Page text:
Why is it that I am so often introduced to important, sometimes life-changing, stuff by the obituary of an artist? The work of so many writers, painters, musicians, and the like seem only really adequately celebrated when they pass on. I guess it’s natural that death focuses our attention, especially in the case of those who are great but for whatever reason not super-famous.

Such was the case for me with the poet Mark Strand, who died in November of 2014. I read appropriately reverent pieces in the New York Times and The New Yorker, of course, and Harper’s and The Atlantic, and was intrigued. And that very week, as serendipity seemingly dictates with alarming frequency, I came across a book of Strand’s essays called The Weather of Words: Poetic Invention on a table at the Strand (no relation, ha).

The retail deal was sealed when I saw that the book included a piece entitled “Fantasia on the Relations Between Poetry and Photography.” (And also it was typically Strand-priced, which will mean something to anyone who has ever patronized that near-holy place.) So you’ll understand my sadness when I report that, given my specific interests in photography, the essay was pretty much a dud.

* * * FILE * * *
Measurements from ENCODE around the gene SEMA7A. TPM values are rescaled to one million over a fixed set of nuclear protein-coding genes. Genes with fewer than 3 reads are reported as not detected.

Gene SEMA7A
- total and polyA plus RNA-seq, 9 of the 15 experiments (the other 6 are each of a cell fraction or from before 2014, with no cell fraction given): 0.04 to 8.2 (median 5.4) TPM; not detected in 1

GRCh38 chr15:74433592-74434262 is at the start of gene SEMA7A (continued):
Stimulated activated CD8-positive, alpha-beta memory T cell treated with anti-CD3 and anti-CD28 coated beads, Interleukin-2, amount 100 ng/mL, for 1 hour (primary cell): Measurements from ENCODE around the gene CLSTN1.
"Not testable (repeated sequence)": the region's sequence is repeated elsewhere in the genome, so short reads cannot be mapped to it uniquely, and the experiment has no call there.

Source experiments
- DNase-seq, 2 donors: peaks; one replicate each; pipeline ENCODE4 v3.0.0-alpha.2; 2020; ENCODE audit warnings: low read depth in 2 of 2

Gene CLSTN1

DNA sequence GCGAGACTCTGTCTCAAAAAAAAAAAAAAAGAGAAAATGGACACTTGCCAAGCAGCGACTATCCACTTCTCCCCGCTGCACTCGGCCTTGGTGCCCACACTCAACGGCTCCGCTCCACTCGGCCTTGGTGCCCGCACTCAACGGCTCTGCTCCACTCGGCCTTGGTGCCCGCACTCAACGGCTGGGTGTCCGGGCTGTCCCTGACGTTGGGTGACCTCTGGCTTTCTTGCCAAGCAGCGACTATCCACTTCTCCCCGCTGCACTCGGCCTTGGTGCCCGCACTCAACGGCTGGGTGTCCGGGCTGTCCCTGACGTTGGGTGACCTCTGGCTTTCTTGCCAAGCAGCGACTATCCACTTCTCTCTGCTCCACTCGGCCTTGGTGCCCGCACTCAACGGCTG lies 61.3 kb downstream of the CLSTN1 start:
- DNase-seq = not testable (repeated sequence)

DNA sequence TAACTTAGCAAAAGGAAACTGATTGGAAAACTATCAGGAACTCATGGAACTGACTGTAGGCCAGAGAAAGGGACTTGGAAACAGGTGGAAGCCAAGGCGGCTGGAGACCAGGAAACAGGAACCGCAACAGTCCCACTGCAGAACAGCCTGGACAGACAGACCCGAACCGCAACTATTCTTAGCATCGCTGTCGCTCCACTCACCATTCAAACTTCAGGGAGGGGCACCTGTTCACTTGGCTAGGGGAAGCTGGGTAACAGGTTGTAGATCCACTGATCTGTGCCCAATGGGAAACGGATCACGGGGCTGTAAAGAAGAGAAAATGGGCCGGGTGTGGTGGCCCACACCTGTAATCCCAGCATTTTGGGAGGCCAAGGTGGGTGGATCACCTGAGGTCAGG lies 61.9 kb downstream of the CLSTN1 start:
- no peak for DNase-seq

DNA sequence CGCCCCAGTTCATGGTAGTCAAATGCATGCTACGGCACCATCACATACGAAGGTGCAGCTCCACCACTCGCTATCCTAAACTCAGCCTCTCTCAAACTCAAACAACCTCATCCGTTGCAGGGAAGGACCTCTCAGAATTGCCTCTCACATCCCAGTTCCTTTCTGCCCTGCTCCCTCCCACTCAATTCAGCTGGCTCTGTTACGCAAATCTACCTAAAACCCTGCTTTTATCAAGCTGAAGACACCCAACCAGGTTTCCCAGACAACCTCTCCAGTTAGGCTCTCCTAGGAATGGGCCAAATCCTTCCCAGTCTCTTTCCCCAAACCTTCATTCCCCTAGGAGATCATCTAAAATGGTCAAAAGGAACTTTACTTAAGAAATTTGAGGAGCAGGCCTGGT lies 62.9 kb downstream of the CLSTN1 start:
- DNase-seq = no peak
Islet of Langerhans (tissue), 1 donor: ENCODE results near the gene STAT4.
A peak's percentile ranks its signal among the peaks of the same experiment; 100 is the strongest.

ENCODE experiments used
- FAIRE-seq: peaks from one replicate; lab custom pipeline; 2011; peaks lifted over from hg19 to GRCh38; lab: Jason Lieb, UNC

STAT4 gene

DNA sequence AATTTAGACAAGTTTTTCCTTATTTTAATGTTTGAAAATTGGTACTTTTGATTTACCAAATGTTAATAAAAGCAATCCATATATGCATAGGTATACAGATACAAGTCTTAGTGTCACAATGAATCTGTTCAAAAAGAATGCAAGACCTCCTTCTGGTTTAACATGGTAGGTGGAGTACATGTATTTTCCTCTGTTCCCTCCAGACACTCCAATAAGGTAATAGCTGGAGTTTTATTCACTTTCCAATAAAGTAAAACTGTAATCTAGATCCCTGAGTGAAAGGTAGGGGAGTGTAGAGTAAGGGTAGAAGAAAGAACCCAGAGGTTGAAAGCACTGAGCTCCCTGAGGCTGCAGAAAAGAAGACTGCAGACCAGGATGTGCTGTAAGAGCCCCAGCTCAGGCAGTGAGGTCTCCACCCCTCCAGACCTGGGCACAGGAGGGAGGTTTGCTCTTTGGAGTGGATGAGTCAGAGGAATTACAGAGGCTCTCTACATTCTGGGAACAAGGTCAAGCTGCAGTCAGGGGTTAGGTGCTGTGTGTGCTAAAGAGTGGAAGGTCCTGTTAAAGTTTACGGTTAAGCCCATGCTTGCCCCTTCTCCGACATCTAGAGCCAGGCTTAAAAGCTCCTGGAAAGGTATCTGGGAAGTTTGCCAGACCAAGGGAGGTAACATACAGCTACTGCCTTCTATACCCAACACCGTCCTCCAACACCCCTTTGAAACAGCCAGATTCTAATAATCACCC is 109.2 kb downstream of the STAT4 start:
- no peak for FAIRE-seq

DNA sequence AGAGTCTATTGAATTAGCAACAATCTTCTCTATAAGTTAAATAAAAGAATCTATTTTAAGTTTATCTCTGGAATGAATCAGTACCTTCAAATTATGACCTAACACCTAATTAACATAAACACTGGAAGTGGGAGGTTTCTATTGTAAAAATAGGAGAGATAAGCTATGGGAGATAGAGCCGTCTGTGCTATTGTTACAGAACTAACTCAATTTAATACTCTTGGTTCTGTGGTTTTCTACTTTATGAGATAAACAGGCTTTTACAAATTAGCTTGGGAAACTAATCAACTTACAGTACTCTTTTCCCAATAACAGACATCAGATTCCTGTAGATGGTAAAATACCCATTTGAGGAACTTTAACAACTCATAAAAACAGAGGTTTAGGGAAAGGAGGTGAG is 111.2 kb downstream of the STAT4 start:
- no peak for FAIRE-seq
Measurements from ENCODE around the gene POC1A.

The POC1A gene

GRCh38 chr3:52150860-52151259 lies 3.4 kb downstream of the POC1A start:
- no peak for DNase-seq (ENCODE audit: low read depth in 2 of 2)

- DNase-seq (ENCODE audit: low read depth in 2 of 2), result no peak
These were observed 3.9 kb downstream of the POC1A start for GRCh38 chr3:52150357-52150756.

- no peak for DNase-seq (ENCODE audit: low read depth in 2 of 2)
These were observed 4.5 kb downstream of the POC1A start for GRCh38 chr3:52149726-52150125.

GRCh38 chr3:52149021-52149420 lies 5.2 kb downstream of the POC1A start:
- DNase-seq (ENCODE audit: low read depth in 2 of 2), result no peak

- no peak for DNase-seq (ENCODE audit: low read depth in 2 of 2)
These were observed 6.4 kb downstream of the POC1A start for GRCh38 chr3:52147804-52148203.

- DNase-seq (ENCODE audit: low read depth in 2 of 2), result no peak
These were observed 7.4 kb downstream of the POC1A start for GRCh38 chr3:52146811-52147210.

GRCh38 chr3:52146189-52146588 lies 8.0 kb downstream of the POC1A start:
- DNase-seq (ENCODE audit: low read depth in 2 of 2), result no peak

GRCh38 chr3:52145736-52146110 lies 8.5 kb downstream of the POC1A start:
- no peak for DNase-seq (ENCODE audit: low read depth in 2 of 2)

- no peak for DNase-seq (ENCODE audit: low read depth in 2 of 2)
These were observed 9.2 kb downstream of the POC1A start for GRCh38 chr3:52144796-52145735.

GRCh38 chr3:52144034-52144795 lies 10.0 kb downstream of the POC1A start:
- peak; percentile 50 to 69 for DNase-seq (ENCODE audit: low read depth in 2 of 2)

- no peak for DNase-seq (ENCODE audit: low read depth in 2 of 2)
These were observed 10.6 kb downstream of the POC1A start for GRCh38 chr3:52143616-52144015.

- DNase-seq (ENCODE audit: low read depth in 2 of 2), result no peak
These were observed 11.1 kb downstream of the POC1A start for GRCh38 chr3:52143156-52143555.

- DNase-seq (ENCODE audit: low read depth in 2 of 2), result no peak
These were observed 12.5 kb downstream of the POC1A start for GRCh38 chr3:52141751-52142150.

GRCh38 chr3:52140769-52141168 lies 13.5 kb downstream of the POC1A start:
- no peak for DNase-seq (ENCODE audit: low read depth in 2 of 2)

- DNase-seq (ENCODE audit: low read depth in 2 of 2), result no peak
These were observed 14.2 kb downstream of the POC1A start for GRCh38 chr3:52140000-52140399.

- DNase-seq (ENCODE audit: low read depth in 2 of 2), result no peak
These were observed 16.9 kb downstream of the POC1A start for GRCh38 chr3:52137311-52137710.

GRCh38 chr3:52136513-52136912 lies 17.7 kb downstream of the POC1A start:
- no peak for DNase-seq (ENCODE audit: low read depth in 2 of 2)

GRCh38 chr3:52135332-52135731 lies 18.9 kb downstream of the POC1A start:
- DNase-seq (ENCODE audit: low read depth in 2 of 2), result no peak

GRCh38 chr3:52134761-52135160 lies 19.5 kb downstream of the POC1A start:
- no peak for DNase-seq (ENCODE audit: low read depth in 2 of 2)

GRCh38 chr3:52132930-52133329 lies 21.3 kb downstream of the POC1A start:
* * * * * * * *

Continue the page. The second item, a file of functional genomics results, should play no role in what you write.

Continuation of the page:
Here are the section titles, skipping the third:

I. On the Sadness of a Family Photograph
II. On the Sadness of Another Family Photograph
IV. On Posing as a Defense Against the Candor of Family Photographs
V. On Rilke’s Poem “Portrait of My Father as a Young Man”
VI. On John Ashbery’s Poem “Mixed Feelings” and its Rejection of the Sort of Sadness Often Associated with Family Snapshots
VII. On Charles Wright’s Poem “Bar Giamaica 1959-60”: The Poem as Photograph

So you get the drift that Strand is primarily interested in talking about personal connections to photographs, or the personal connections of others to photographs, and relatedly the challenges in relating to photographs with which one is not personally connected. He’s a good writer and all, but still I was bored in the same way that I am with Barthes and his mommy.

But! The third section of the essay is: “On the Difference Between Family Photos and Photos of the Rest of the World.”

Now we’re getting somewhere, right? Well, yes and no. To set the scene:

Something about family snapshots sets them apart from photographs of the rest of the world. We look at them differently, feel more passionately about them. They may be of ourselves, no doubt contributing to our greater absorption, but they don’t have to be. They can be of anybody we are close to, close enough to so that our emotional ties and shifting affections could easily cloud or color our vision of them . . .